When people hear the word “diet,” most think of calorie restriction, deprivation, making up for past indulgences, and as so forth. There is something unpleasant, almost punitive about the whole concept of dieting, which is unfortunate because it can make it harder to turn to healthier eating regimens.
“The main goal of going on a diet is to get off it as quickly as possible,” a client of mine used to say. I’m sure his sentiment is widely shared.
Another reason why diets are unfavorably looked upon is that they don’t work in most cases, even if they show initial success. It can be maddeningly frustrating to realize the futility of one’s sincere efforts when lost pounds return with interest, seemingly for no particular reason.
Being intimately familiar with the scenario, I tell my clients from the get-go that if their diet leaves them feeling deprived and unsatisfied, they will not be able to maintain it in the long run, no matter how beneficial it may be to their health.
In its original meaning, the term “diet” does not describe a departure from one’s regular eating styles. On the contrary, it simply means what and how someone usually eats. Certain eating habits may have developed over long periods of time, often starting during childhood.
When established patterns begin to cause problems, e.g. unwanted weight gain, elevated cholesterol levels, adult-onset diabetes, etc., some form of intervention is likely to be required. How effective the intervening measures will be depends on multiple factors.
All need for change starts with a crisis, benign or serious. Nobody arrives at the decision to change his or her eating patterns in a vacuum. There may be acute health problems, issues of vanity, a desire for winning back youthful rigor – whatever. An important question is how do the required changes fit into someone’s existing circumstances.
Few people can completely undo and remake their current lifestyle features. There are families, occupations, commitments, and multiple other concerns involved. Diet and lifestyle are intertwined with all that. How can we expect, for instance, someone to eat in unaccustomed ways, establish and maintain an unfamiliar exercise routine, stop all detrimental habits like smoking or drinking at once and go on with life as if nothing happened? It’s a ludicrous proposition.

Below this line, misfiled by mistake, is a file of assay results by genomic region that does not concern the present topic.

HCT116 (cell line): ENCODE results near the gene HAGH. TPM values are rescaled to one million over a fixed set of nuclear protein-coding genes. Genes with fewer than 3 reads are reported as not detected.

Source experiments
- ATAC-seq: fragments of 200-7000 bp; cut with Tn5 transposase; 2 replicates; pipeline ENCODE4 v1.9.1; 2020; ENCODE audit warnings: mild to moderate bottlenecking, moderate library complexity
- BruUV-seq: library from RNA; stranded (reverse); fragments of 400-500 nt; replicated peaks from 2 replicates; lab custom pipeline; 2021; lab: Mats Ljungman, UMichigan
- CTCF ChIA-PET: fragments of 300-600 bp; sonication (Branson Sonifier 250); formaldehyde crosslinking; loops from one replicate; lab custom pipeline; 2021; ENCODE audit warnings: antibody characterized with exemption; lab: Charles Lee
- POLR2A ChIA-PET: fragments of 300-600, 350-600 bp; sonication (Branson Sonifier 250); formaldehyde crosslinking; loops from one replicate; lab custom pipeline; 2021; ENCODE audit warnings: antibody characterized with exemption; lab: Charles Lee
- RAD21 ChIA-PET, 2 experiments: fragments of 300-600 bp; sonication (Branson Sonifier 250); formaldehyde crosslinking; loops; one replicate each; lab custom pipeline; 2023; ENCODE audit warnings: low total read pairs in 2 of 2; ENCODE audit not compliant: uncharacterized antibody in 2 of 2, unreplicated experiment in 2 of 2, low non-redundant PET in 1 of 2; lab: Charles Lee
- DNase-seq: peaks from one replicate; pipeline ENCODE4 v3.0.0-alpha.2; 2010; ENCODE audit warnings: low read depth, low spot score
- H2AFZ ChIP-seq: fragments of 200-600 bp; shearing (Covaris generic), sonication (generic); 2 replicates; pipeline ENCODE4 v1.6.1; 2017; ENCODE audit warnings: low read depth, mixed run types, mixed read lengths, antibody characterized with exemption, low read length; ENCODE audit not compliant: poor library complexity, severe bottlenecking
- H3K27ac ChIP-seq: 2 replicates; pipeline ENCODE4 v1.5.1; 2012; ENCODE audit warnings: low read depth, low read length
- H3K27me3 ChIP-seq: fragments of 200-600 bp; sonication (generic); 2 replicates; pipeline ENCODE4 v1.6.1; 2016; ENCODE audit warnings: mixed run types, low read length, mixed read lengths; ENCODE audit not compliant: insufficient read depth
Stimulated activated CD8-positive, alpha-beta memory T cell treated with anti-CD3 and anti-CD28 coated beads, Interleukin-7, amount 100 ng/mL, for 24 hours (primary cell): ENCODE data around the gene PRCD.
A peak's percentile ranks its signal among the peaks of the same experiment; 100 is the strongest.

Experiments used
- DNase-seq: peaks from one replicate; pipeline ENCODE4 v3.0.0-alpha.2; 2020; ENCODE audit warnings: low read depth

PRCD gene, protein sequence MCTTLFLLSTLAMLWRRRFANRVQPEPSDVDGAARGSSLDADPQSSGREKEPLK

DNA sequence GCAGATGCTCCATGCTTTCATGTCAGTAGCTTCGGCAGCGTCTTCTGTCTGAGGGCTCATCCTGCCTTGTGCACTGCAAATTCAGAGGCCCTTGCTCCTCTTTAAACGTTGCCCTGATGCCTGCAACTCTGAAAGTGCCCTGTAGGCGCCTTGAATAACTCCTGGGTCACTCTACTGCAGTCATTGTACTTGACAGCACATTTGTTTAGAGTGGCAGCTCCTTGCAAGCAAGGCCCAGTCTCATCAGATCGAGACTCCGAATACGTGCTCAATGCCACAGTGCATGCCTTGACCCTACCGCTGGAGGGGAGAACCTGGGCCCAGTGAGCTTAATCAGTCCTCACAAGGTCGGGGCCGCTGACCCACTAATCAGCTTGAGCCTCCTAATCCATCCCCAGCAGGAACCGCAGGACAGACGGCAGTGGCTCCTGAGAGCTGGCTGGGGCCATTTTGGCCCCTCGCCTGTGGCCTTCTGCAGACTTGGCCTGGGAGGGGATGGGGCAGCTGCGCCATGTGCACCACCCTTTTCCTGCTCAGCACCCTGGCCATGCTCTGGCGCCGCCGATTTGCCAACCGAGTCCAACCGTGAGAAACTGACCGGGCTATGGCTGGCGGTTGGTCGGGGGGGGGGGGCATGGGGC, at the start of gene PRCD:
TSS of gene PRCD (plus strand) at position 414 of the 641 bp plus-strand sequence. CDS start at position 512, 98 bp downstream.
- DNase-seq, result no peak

Then there is the matter of personality. Some (very few) people are able to turn on a dime. The vast majority tends to implement changes only in small increments. In my book, “The Healthy Diner,” I describe different personality types I’ve come across over my many years of health counseling. There are people who find it relatively easy to try out new approaches, others prefer to stick with the tried and true. Others again are ready to take up whatever is new and exciting but lose interest or don’t have the stamina to see things through over time. None of these attitudes are to be judged as better or worse, but they are predictors of how likely a person will succeed with certain methods.
So what would be the best way to get on a healthy path that is effective and also endures? The simple answer is that none fits all.
What that means in practical terms is that before you sign up for Weight Watchers, South Beach, Mediterranean, DASH, or whatever seems most promising, ask yourself how this or that program fits you – you as that unique individual at a particular moment in your life. Examine carefully your natural tendencies, your strengths and weaknesses, and also your situation and how people and things around you are affected by your decisions.
Eventually, you should be able to come up with what I call the “right diet,” which is specifically designed for you, and the only one I trust to produce lasting results. You may be successful by following, at least in part, a particular prescription, or borrow from several. In the end, however, it has to be all yours.